SAJID FURY OVER PM KNIFING
Chancellor walks out after brutal Boris power grab
SAJID Javid last night fired a parting blast at Boris Johnson and Dominic Cummings after being ousted in a savage power grab.
in a showdown in the Cabinet room, Mr Johnson told the Chancellor that he could stay in the job only if he agreed to sack his aides and hand no 10 ‘joint’ control over economic policy.
Mr Javid chose to quit, telling the PM that ‘no self-respecting minister’ could stay on those terms. He is the first chancellor for decades to leave office without delivering a Budget. rising star rishi sunak – a popular figure on the tory benches – takes his place.
in an angry statement, Mr Javid said he had been left with ‘no option’ but to resign following Mr Johnson’s ultimatum. He warned the PM against surrounding himself with yes men, saying it was vital the treasury ‘retains as much credibility as possible’.
in a thinly veiled swipe at Mr Cummings, who clashed repeatedly with him behind the scenes, he urged the
PM to pick advisers ‘that reflect the character and integrity you would wish to be associated with’.
Mr Johnson was said to be ‘surprised and disappointed’ by his decision to quit, which blew a hole in a meticulously planned Government reshuffle. In a day of Cabinet snakes and ladders: The PM sacked a string of veteran ministers, including business secretary Andrea Leadsom, environment secretary Theresa Villiers and housing minister Esther McVey;
Foreign Secretary Dominic Raab, Home Secretary Priti Patel and Defence Secretary Ben Wallace kept their jobs;
Former Brexit minister Suella Braverman was appointed as Attorney General just weeks after declaring it was time to ‘take back control’ from the courts and judges;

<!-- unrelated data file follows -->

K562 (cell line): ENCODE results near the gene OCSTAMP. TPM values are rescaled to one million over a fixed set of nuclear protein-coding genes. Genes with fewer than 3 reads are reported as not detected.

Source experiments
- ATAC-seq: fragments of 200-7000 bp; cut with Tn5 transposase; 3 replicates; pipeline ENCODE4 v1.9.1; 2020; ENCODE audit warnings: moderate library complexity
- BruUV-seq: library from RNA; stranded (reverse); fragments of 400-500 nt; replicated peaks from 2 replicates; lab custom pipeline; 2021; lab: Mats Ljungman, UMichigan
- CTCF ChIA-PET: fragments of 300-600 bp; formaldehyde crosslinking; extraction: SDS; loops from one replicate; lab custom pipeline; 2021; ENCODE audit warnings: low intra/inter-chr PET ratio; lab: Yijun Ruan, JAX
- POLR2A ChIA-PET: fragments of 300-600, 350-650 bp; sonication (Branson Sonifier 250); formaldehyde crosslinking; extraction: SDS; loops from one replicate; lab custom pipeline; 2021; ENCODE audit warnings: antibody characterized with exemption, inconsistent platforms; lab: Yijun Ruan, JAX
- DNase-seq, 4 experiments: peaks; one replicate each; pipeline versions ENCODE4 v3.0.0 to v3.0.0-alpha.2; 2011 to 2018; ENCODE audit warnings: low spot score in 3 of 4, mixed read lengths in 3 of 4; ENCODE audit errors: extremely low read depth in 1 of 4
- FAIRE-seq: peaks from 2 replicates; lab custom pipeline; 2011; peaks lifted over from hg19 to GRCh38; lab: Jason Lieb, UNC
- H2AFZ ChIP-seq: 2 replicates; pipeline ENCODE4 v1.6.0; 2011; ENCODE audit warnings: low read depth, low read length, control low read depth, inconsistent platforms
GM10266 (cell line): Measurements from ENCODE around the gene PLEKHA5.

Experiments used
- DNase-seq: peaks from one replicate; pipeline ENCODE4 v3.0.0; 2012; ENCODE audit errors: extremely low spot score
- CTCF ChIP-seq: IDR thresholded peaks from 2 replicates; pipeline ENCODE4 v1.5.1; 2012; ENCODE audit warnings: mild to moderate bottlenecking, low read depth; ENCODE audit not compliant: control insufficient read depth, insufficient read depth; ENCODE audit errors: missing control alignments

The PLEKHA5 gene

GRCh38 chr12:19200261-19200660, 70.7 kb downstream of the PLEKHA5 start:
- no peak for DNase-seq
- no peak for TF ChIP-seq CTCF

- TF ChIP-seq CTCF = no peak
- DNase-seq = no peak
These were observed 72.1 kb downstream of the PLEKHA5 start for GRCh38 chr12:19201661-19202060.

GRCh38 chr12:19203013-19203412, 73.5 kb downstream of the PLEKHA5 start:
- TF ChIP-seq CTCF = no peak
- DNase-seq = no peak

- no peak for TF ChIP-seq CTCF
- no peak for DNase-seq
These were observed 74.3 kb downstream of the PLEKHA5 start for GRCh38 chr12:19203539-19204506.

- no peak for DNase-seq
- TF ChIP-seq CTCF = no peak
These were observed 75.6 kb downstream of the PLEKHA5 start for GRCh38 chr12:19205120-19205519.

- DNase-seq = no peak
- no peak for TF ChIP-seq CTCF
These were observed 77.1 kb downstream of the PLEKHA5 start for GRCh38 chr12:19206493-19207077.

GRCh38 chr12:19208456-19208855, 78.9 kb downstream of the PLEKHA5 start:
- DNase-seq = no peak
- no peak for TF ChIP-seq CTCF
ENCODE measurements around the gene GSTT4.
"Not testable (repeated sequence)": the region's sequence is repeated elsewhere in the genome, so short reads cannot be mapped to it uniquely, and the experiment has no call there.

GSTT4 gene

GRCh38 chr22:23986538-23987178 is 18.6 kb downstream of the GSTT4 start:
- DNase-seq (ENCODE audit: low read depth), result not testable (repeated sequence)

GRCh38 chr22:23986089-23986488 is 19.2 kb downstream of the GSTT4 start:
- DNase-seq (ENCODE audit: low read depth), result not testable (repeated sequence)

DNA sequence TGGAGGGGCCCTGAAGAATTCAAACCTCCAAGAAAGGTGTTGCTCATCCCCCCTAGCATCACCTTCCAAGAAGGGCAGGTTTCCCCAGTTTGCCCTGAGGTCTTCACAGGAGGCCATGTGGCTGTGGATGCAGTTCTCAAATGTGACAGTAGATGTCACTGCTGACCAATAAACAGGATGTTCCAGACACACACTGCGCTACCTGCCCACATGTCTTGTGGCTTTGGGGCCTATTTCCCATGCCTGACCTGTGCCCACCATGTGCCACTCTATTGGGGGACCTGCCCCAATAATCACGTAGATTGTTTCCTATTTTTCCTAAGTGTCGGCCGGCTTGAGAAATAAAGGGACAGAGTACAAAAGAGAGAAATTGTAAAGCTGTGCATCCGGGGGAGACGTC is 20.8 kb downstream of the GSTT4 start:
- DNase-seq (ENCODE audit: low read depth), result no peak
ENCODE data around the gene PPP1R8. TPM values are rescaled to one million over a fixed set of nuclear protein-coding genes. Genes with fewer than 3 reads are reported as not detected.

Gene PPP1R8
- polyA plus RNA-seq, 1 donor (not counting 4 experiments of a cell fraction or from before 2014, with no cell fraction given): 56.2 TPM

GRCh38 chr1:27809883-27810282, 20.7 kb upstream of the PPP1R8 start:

Former defence minister, and arch-Brexiteer, Anne-Marie Trevelyan was promoted to the Cabinet as international development secretary in charge of the £14.5 billion aid budget, which she has previously criticised;
Northern Ireland Secretary Julian Smith was sacked for alleged disloyalty over Brexit just weeks after being praised for overseeing the restoration of Stormont power-sharing;
Justice Secretary Robert Buckland, one of the few prominent Remainers in the Cabinet, kept his job but his adviser was sacked;
The overall size of the Cabinet was cut to 26 – six fewer than previously – and the number of full Cabinet posts held by women fell by one to six, although Mrs Braverman will also attend;
Michael Gove was given an enhanced role at the Cabinet Office, where he will oversee preparations for the end of the Brexit transition period in December.
Mr Javid’s departure clears the decks for the PM to drive through a massive spending spree in his bid to ‘level up’ the economy.
Friends of the former chancellor suggested that Mr Cummings is the driving force behind controversial plans to hit the better off, including a mansion tax and a raid on higherrate pension tax relief.
Downing Street yesterday refused to say whether the tight tax and spending rules put in place by Mr Javid would remain. The Budget could also be delayed beyond its planned date of March 11.
Former Tory leader Sir Iain Duncan Smith last night predicted Mr Javid’s departure would lead to a recasting of the Treasury’s spending rules.
‘There will be fiscal rules, but they will be rules that Downing Street set for themselves to give themselves wriggle room to do what they want,’ he said.
Downing Street sources insisted that Mr Johnson made a ‘heartfelt plea’ to Mr Javid to stay during the tense meeting. The PM is understood to have told Mr Javid that he was the ‘best man for the job’. But he said he could not tolerate the growing briefing war between No 10 and the Treasury.
Mr Johnson warned there was a risk of the Government descending into a repeat of the dysfunctional BlairBrown years.
Mr Javid’s departure was seen in Westminster as a victory for Mr Cummings, the PM’s chief aide. The two men have clashed over a string of issues, including tax and spending, HS2 and the appointment of the governor of the Bank of England. Mr Javid has never forgiven the PM’s enforcer for sacking his aide Sonia Khan last summer without consulting him.